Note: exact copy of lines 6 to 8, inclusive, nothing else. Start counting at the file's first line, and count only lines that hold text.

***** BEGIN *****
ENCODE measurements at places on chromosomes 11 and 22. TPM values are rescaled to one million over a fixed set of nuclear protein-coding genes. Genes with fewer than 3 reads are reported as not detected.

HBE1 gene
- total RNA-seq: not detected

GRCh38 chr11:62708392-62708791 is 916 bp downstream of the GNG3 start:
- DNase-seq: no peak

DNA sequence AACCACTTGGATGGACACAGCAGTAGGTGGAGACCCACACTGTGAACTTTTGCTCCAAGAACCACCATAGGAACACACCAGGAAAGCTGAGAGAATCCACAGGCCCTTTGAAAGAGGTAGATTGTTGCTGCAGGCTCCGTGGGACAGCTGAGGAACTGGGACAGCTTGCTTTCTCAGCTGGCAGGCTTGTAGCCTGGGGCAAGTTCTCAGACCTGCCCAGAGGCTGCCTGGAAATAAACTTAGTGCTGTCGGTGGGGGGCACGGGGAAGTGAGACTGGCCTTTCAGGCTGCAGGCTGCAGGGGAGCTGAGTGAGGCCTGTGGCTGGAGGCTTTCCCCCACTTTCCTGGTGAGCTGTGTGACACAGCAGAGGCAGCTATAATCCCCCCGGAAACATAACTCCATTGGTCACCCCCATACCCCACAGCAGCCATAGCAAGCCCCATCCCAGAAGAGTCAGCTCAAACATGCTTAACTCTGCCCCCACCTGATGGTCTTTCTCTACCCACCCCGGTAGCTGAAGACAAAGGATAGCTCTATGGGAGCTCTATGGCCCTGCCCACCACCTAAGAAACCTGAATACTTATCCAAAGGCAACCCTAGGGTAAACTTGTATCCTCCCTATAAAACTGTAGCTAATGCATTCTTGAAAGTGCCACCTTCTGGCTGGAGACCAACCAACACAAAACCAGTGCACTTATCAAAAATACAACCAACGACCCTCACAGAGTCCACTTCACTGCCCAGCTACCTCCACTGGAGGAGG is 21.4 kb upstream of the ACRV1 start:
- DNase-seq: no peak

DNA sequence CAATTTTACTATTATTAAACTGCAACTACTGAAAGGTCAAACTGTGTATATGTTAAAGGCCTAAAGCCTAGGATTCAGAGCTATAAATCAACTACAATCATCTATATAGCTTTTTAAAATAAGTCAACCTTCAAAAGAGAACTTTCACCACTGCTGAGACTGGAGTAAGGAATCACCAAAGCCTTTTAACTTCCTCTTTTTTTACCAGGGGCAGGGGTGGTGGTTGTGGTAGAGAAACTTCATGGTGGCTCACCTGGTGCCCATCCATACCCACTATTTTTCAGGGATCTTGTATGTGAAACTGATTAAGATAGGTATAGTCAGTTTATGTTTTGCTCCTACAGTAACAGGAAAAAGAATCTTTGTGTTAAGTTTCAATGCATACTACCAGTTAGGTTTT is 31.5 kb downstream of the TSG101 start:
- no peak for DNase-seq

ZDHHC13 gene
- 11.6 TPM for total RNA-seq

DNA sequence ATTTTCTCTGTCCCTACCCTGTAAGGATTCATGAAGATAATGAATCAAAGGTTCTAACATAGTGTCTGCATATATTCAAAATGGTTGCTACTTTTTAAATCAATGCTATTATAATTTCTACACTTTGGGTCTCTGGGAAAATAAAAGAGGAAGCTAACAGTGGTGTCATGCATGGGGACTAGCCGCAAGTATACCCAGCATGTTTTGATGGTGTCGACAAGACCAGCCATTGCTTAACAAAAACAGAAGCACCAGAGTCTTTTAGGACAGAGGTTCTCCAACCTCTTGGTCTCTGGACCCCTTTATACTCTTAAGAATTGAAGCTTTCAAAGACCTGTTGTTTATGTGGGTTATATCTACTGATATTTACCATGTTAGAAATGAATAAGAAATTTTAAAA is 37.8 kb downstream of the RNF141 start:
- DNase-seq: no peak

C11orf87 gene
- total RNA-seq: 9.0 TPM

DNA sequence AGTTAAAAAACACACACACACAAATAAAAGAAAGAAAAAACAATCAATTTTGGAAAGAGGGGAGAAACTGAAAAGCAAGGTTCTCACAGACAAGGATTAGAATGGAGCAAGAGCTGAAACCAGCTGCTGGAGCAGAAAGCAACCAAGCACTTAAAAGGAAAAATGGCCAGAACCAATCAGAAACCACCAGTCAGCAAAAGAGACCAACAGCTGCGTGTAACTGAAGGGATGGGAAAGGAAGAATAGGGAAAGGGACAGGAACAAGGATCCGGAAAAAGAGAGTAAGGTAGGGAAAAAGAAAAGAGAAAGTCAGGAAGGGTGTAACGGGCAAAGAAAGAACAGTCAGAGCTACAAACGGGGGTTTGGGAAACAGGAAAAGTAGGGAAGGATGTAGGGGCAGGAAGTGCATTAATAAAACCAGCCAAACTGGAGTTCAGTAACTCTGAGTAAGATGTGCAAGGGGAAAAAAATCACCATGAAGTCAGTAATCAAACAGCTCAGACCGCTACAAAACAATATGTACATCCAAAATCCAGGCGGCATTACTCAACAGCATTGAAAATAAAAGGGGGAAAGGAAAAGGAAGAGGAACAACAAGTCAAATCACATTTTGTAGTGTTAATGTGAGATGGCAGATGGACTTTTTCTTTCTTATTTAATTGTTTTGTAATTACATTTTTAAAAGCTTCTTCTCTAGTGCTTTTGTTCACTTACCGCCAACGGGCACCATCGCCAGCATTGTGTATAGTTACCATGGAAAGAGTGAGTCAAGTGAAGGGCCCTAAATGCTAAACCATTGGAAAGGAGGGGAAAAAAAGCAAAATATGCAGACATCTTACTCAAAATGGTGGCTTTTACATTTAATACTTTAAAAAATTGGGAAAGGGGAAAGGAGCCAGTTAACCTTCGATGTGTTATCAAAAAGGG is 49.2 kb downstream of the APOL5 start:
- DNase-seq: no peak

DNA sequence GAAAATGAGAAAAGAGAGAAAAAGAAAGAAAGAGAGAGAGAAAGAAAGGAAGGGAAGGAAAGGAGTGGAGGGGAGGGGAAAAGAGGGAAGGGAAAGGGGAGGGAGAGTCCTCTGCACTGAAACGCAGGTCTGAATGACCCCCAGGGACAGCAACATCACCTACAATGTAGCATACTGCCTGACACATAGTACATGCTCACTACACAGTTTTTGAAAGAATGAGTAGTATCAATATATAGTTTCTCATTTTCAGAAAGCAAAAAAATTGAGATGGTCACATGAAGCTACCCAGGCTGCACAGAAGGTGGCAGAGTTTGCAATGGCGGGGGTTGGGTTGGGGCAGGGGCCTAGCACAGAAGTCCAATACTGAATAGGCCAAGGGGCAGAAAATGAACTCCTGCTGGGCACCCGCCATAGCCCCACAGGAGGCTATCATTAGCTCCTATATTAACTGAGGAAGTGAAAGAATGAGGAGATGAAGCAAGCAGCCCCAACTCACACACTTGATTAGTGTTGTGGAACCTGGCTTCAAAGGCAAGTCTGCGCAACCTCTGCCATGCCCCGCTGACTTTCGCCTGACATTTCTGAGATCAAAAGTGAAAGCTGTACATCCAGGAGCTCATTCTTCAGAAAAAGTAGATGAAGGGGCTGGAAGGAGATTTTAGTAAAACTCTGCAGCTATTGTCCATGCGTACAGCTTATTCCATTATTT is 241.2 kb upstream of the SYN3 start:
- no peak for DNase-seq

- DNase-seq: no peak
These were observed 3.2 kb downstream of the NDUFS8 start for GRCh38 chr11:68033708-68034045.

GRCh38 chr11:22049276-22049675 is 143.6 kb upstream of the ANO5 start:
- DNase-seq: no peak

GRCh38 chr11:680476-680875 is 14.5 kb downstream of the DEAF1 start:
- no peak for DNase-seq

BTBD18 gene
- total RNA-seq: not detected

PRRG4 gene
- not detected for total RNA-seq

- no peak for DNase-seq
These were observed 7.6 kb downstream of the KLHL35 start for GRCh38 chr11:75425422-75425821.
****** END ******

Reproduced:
DNA sequence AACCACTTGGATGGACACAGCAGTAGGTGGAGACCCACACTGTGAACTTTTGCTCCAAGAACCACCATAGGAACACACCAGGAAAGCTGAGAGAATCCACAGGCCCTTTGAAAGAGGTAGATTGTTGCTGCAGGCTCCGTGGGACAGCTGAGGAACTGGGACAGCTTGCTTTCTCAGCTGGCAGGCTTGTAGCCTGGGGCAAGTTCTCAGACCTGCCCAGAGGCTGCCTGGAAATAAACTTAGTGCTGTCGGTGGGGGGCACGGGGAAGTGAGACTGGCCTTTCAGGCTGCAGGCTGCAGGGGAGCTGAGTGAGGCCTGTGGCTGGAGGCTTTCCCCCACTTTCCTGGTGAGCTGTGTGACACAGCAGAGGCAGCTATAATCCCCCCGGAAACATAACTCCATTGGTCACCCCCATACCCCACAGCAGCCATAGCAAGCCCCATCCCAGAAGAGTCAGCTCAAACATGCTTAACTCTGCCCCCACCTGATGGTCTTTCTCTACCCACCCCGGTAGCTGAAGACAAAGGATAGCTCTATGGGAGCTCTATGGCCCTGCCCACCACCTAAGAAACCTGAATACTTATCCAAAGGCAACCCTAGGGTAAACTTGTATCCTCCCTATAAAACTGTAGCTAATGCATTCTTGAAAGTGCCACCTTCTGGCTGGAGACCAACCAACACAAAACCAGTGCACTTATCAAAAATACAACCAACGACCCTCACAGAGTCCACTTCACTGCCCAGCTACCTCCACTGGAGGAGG is 21.4 kb upstream of the ACRV1 start:
- DNase-seq: no peak

DNA sequence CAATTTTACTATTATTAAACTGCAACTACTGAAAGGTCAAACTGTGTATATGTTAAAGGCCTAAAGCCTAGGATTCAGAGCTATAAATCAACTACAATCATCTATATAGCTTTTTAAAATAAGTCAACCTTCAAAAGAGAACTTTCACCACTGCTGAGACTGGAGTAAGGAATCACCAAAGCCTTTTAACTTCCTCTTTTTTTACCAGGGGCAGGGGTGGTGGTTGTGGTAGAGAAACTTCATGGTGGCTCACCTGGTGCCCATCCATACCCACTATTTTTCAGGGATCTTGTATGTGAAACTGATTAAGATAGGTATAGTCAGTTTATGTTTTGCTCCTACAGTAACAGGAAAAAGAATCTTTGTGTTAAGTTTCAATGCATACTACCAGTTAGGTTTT is 31.5 kb downstream of the TSG101 start: